American trumpet vine
In our gardens the Trumpet vine looks like an exotic plant with its large calyx. Nevertheless, it is hardy and looks particularly attractive midsummer.
- Growth type
- Growth height (from)
- from 800 cm to 1000 cm
- Growth characteristics
- Sling shoots
- Adhesive roots
- Flower color
- Flowering time (month)
- July to September
- Flower shape
- Flower characteristics
- Leaf color
- page format
- Sheet properties
- Autumn coloring
- Fruit color
- Fruit shape
- Fruit characteristics
- Soil type
- gravelly to loamy
- Soil Moisture
- moderately dry to fresh
- ph value
- alkaline to weakly acidic
- Lime compatibility
- Nutrient requirements
- rich in humus
- Decorative or utility value
- Flower Decoration
- Leaf ornaments
- Nectar or pollen plant
- Winter Hardness
- conditionally hardy
- Climate zones according to USDA
- Climbing aids
- Wall greening
- Garden style
- Flower garden
- Mediterranean garden
- Rose Garden
As the full species name suggests, the Trumpet vine (Campsis radicans) is a native of southern North America. It grows there in swamps and riverside woodlands along larger rivers. The Trumpet vine is also known under the species name climbing trumpet and gives the climbing trumpet plants (Bignoniaceae) its family name. Incidentally, this also includes the non-climbing Trumpet tree (Catalpa bignonioides)..
The Trumpet vine is a fast-growing climbing shrub that anchors itself with the help of slightly looping shoots. In addition, like ivy, it forms adhesive roots and can therefore do without a climbing aid. It can reach heights of up to 32.8 feet in favorable locations, but it usually reaches only 16.4 feet. The bark of the older shoots is light gray to ocher yellow with conspicuous longitudinal furrows, the younger ones are green to gray-olive in color.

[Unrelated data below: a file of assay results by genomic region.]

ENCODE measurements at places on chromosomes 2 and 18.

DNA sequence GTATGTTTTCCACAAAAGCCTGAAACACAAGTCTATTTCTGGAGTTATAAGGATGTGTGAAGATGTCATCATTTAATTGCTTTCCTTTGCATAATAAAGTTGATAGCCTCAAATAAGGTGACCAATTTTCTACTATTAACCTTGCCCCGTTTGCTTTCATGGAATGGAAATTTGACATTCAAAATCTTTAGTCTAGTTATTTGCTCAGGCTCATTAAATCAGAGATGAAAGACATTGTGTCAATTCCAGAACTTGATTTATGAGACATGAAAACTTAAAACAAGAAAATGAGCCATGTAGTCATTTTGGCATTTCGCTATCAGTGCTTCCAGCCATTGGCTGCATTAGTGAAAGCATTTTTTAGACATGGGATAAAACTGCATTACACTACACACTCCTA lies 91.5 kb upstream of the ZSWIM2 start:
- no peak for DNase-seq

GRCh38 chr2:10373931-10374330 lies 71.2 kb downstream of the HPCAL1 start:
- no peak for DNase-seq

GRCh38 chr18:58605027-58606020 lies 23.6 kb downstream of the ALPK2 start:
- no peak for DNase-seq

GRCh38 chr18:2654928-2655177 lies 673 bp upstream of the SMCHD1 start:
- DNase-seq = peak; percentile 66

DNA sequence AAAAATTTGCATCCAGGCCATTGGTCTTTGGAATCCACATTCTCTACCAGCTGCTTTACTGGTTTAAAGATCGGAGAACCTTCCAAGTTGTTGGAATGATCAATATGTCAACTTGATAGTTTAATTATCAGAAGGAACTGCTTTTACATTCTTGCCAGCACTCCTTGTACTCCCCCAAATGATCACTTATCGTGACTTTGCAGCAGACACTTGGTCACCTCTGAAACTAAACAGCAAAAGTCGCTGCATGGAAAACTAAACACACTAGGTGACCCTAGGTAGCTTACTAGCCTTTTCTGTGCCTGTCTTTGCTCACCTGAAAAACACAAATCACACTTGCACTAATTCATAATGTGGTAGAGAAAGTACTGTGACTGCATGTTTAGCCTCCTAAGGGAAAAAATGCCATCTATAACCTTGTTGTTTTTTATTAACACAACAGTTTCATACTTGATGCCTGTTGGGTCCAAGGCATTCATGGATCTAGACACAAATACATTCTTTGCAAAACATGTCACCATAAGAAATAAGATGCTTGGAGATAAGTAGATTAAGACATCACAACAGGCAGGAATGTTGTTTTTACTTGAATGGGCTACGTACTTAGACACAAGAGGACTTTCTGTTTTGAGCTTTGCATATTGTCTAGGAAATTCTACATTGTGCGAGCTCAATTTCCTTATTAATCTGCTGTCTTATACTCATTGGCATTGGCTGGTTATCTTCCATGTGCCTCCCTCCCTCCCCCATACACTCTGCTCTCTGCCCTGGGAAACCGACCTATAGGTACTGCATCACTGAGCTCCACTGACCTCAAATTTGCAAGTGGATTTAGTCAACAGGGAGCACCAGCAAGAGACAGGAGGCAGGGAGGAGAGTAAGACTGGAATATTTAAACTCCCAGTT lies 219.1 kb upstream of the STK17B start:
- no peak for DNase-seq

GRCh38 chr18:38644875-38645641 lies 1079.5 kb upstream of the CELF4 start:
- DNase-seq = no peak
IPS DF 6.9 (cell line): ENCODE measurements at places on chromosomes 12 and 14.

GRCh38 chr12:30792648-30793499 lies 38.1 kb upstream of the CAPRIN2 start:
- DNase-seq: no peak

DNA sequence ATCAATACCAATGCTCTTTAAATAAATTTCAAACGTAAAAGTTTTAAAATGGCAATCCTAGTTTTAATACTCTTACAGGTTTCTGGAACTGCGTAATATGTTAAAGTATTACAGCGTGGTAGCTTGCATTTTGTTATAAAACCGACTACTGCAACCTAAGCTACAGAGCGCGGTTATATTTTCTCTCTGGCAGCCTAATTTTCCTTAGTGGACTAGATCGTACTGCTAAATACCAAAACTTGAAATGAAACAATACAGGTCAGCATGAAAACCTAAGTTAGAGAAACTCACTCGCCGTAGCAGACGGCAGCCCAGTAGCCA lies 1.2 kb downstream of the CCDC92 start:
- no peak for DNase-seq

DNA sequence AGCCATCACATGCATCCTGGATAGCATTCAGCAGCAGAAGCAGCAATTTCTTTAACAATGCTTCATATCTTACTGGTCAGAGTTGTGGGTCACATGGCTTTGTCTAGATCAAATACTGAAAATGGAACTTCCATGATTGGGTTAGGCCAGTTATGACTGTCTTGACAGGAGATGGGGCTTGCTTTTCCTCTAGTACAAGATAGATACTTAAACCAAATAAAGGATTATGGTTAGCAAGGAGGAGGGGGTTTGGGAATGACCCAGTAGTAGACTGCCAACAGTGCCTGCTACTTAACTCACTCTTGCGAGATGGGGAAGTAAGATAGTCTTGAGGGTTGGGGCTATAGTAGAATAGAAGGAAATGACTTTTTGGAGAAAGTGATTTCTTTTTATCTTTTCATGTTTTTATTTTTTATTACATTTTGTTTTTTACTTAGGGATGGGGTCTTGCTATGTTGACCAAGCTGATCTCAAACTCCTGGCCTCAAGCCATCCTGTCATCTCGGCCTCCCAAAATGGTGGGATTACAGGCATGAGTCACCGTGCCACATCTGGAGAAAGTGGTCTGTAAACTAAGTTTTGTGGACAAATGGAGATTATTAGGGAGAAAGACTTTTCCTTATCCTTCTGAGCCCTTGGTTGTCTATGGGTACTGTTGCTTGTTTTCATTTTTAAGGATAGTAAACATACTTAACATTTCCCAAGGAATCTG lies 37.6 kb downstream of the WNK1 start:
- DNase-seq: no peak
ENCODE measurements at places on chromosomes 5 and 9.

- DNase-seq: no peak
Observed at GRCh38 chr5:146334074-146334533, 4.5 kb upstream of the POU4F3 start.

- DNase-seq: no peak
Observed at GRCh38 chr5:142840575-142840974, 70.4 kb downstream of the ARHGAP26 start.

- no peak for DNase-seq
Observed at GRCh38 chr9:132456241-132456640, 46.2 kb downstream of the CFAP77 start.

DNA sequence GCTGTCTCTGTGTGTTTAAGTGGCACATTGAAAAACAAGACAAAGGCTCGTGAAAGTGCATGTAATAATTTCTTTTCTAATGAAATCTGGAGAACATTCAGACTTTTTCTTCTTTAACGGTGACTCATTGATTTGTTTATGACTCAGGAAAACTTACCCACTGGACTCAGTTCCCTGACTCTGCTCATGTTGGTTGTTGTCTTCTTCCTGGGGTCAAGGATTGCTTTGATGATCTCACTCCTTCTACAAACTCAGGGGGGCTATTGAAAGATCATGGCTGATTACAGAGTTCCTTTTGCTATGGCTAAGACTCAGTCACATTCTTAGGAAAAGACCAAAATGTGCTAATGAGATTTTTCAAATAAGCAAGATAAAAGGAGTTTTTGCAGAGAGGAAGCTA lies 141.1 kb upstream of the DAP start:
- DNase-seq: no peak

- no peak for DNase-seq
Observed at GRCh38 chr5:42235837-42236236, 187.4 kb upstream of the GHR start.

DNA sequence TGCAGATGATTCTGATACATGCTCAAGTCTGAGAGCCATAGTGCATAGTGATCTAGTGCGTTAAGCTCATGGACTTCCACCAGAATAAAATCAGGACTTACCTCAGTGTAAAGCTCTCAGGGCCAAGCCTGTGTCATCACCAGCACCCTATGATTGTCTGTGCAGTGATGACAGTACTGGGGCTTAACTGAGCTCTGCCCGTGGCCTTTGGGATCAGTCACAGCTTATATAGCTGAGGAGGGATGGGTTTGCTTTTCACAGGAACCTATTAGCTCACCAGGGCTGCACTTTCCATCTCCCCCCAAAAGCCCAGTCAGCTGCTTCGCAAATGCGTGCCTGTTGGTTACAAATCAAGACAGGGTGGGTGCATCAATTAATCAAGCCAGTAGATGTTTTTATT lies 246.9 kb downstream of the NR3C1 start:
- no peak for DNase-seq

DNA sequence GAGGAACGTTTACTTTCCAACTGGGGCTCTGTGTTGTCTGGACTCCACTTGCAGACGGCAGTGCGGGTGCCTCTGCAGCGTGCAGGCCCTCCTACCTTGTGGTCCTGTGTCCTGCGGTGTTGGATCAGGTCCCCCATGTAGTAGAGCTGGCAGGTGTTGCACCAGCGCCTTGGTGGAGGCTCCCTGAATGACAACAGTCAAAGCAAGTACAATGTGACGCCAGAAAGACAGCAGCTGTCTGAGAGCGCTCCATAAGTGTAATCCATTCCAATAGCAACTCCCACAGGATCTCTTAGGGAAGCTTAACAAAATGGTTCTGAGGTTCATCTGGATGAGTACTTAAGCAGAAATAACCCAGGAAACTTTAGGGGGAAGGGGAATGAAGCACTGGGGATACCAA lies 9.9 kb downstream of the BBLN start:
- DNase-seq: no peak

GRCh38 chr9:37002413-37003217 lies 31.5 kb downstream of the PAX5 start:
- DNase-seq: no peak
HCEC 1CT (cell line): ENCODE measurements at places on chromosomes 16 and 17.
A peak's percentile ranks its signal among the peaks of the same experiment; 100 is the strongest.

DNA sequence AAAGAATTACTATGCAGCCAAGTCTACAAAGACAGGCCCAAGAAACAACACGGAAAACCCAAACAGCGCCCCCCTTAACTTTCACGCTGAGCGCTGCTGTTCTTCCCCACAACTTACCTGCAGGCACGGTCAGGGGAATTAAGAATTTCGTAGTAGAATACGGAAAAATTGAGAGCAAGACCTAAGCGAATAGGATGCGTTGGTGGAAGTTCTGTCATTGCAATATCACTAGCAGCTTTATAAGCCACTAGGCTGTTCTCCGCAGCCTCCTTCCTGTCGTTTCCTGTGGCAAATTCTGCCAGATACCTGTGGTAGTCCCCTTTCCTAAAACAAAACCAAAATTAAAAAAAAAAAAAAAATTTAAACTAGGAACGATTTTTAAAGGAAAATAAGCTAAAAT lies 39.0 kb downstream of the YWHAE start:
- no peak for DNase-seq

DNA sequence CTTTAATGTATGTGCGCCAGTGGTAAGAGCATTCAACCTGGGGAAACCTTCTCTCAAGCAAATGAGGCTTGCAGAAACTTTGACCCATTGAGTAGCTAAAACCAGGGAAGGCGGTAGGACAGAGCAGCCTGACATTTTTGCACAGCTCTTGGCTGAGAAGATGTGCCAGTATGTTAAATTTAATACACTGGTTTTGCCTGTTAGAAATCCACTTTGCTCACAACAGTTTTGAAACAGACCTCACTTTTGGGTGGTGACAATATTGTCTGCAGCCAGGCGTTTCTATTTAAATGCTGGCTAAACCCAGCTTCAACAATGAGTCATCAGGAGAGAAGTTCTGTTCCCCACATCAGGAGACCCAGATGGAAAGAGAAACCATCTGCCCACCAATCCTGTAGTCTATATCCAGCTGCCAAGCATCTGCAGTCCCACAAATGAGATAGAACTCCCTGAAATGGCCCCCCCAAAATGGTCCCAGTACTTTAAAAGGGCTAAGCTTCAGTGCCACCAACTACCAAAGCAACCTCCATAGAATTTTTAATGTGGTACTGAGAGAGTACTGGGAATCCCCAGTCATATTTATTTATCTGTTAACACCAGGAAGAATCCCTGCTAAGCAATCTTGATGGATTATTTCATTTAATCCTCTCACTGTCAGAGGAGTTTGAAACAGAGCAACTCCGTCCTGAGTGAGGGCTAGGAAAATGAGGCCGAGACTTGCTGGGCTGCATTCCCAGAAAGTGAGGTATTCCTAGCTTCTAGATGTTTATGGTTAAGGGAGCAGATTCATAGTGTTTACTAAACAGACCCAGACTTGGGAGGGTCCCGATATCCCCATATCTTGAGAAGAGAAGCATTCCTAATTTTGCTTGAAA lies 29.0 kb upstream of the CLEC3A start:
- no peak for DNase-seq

The leaves of the Trumpet vine are deciduous, arranged opposite each other and pinnate. They can be up to 9.84 inches long, have a fresh green color and consist of nine to eleven leaflets. In the autumn before the leaves fall, they turn bright yellow.
The orange-colored bisexual single flowers appear from July to September and are 1.96 to 2.75 inches long. They have an elongated tubular shape and are arched like a trumpet at the end. The funnels are colored yellow on the inside and have a scarlet colored outer edge. The flowers form a cluster of 20 specimen at the ends of the new shoots. They gradually open up over a longer period of time and appear exotic with their bright color and unusual shape. They are primarily pollinated by butterflies. In case of freshly planted Trumpet vine, however, you often have to wait four to five years for the first bloom.
The seeds lie in narrow, 2.75 to 3.93 inch long capsules, which spring open in two flaps when ripe. In favorable locations, trumpet vines will sow themselves.
Trumpet vines need a sunny, warm place, sheltered from wind, with a shaded root area.
The climbing shrubs are not demanding if they are on the ground. They are very pH tolerant and prefer moderately dry to fresh, loose and nutrient-rich garden soil.
Like all warmth-loving trees, you should plant the Trumpet vine preferably in spring. Since the plants are sold with pot balls, they can even be planted in the middle of the gardening season and watered well. It is important, however, that they are reasonably well rooted by winter. When planting, loosen the soil thoroughly and ensure good drainage. If the subsoil is too wet, add construction sand. The wild species Campsis radicans in particular tends to form runners on loose soils. If it becomes bothersome, you can limit the rooting zone using rhizome barrier.